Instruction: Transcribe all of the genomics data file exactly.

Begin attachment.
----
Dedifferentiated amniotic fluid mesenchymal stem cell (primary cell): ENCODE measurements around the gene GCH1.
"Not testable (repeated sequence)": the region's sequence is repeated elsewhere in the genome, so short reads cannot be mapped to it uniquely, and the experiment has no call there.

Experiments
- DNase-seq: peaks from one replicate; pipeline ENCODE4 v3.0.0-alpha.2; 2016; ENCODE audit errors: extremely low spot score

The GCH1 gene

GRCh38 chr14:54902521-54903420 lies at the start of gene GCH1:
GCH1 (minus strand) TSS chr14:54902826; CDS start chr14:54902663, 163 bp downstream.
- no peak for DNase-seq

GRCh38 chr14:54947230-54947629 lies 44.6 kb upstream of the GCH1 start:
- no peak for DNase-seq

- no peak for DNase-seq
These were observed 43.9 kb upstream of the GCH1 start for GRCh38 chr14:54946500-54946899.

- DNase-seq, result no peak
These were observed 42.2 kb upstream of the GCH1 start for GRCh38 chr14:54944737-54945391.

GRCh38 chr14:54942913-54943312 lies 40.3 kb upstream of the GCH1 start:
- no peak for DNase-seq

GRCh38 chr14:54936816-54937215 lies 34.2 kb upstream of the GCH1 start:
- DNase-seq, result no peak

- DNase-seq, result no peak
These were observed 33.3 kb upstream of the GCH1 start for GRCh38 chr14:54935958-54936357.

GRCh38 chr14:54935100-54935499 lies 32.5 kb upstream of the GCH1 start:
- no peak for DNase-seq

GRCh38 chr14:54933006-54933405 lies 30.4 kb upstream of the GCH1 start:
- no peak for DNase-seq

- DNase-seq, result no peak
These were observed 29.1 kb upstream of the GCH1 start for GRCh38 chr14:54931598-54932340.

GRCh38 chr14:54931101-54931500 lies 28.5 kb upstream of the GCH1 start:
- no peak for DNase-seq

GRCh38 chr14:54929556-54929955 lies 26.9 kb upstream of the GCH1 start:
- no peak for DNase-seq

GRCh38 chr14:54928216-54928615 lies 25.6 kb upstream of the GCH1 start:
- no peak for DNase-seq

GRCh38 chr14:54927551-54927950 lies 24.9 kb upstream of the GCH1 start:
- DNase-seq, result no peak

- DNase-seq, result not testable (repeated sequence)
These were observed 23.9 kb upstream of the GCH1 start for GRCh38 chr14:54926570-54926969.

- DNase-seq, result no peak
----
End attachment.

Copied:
Dedifferentiated amniotic fluid mesenchymal stem cell (primary cell): ENCODE measurements around the gene GCH1.
"Not testable (repeated sequence)": the region's sequence is repeated elsewhere in the genome, so short reads cannot be mapped to it uniquely, and the experiment has no call there.

Experiments
- DNase-seq: peaks from one replicate; pipeline ENCODE4 v3.0.0-alpha.2; 2016; ENCODE audit errors: extremely low spot score

The GCH1 gene

GRCh38 chr14:54902521-54903420 lies at the start of gene GCH1:
GCH1 (minus strand) TSS chr14:54902826; CDS start chr14:54902663, 163 bp downstream.
- no peak for DNase-seq

GRCh38 chr14:54947230-54947629 lies 44.6 kb upstream of the GCH1 start:
- no peak for DNase-seq

- no peak for DNase-seq
These were observed 43.9 kb upstream of the GCH1 start for GRCh38 chr14:54946500-54946899.

- DNase-seq, result no peak
These were observed 42.2 kb upstream of the GCH1 start for GRCh38 chr14:54944737-54945391.

GRCh38 chr14:54942913-54943312 lies 40.3 kb upstream of the GCH1 start:
- no peak for DNase-seq

GRCh38 chr14:54936816-54937215 lies 34.2 kb upstream of the GCH1 start:
- DNase-seq, result no peak

- DNase-seq, result no peak
These were observed 33.3 kb upstream of the GCH1 start for GRCh38 chr14:54935958-54936357.

GRCh38 chr14:54935100-54935499 lies 32.5 kb upstream of the GCH1 start:
- no peak for DNase-seq

GRCh38 chr14:54933006-54933405 lies 30.4 kb upstream of the GCH1 start:
- no peak for DNase-seq

- DNase-seq, result no peak
These were observed 29.1 kb upstream of the GCH1 start for GRCh38 chr14:54931598-54932340.

GRCh38 chr14:54931101-54931500 lies 28.5 kb upstream of the GCH1 start:
- no peak for DNase-seq

GRCh38 chr14:54929556-54929955 lies 26.9 kb upstream of the GCH1 start:
- no peak for DNase-seq

GRCh38 chr14:54928216-54928615 lies 25.6 kb upstream of the GCH1 start:
- no peak for DNase-seq

GRCh38 chr14:54927551-54927950 lies 24.9 kb upstream of the GCH1 start:
- DNase-seq, result no peak

- DNase-seq, result not testable (repeated sequence)
These were observed 23.9 kb upstream of the GCH1 start for GRCh38 chr14:54926570-54926969.

- DNase-seq, result no peak